I fully agree that if Joe were charging a completely dead (or anywhere near dead) battery, a typical trickle charger would be woefully inadequate.  I have a car battery charger in my garage and it has a trickle setting rated to 2 amps.  If Joe only had to charge his 100 Ah battery from 11.5-12.5 (I am going to assume that the charger gives out 15 volts--I am just making that number up, but it has to be higher than 12.5) then at 2 amps I am guessing that this is about a 3ish hour charge.  It could be done on his little generator, but you are correct that this is far from the most efficient way to do so.  That would be a far cry from the 4+ day wait time for charging a dead 12v 100 ah battery though.  I would certainly hope that Joe is not running all the way through an entire 100 ah deep cycle battery with the small items he has run though.

I am not trying to pick nits though.  Joe stated that he has charged other items with his setup and he has charged up his battery before using his generator-trickle-charger setup so I believe that he has in fact used some of the charge of the 100 ah battery and then recharged it with his generator.  This brings me back to why he is having his battery run "out" after 45 minutes when he is running his rope lights.  The thought I had (not necessarily correct though) is that faulty rope lights were somehow causing some type of overload protection--either voltage or thermal, I don't know.  Another possibility is that his inverter is excessively sensitive to very small changes in the battery output (this is assuming that his battery is running at rated capacity).  If the second possibility is the culprit then either he has a bad inverter, or there is a setting that needs adjusting (can inverters be adjusted?  I don't know.).

Either way, Joe has stated that he has measured the charge of his batteries at being within 1/2 volt of 12 volts.  I know that a 12 volt battery can be charged to over 12 volts, but I don't think this should be taken to indicate a faulty battery.  I think more likely his problem either lies within the inverter or the problematic rope light.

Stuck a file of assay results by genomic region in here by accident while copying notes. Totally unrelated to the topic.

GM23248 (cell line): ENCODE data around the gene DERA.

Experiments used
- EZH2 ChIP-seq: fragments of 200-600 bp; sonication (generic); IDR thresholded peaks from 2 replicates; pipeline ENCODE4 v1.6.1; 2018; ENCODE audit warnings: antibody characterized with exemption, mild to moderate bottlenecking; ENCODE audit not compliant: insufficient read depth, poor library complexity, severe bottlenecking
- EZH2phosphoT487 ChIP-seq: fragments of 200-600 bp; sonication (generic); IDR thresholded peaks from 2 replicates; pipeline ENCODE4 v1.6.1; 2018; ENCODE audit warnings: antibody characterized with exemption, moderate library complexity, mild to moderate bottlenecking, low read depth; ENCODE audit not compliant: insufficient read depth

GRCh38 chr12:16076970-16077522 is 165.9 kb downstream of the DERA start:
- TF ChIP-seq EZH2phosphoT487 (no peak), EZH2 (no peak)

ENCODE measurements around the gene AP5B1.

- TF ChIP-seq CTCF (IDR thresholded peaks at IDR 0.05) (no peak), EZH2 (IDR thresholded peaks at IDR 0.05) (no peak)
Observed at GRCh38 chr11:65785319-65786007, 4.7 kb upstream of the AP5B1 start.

Actually I think this thread has been a pretty good trouble-shooting tool and we seem to have taken a very vague set of symptoms and narrowed them down to 2 likely causes.  Either his inverter is excessively sensitive or his rope lights are creating an excessive power draw.  At this point I could see either as being equally likely.  But more importantly, through these exchanges we have narrowed down a set of simple tests he can easily perform to find the offending culprit.  There may yet be other possibilities that none of us have thought of yet so I will not close the door on those possibilities, but we at least have two probabilities that Joe can run with.

Eric
 
Eric Hanson
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Mike, I agree that the faulty rope lights are a poor way to measure pretty much anything.  There could be a simple line break or there could be a minor short.  Either way, they are faulty.  Also, I agree that the DC to AC to DC LED's are a lot of conversion waste when one could simply run straight from direct DC.

I am still designing my inverter setup, but one feature that I intend to work in will be direct 12v power expressly for these type of situations.  

Thanks for chiming in,

Eric
 
Joseph Lofthouse
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If the low-voltage cut-off of the inverter kicked in, the most straight forward explanation is that the battery is fully discharged.  I don't have any reason to doubt the functionality of the inverter, or the rope lights. The simplest explanation is that the battery didn't get fully charged, and was mostly depleted before the inverter and lights were connected.

The test that I recommend, is to fully charge the battery with a 30 Amp charger for a minimum of 3.5 hours, or a 10 Amp charger for at least 10 hours. (Or with the trickle charger on grid current for 5 days). Then see how long the LED light string will operate.

Can't take energy out of a battery that was never put into it to start with.
 
Eric Hanson
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Joe,

I have done a bit of research and Joseph may be correct about the battery being discharged.  From what I have read, a 12v battery, despite the term, actually charges upwards of 13+ volts in its fully charged state, but you already basically knew this when you saw that your battery was charged past 12v.  Ironically though, an SLA battery has a dangerously low discharge at around 11 volts and can become damaged if discharged much below that amount.  So with that in mind, an 11.5v cutoff, while sounding almost full is actually just short of dangerously low.

I agree with others here that you probably want to get a more powerful charger to make charging both more efficient and more practical.  Even better would be something like a charge controller.  I mentioned this in an earlier post on this thread, but I have a solar charge controller on my battery box that cost about $30 and accepts a range of voltage inputs from around 5-30 volts.  This makes it ideal for a variety of charge sources, but my personal favorite is a little 28 watt solar panel, but I am getting ahead of myself here.  Important to this conversation is that the charge controller acts as a fast charger when the battery is low and acts like a trickle charger when the battery just needs to be topped off.  I think you will like the results.

You have a promising start to your project.  Where do you plan on taking it?  How will you mount all of this?  What other equipment will you add, etc.?  I love these little projects and I have ambitions to expand mine into something a bit bigger.

Good luck and please let us know what you think/how things work out.

Eric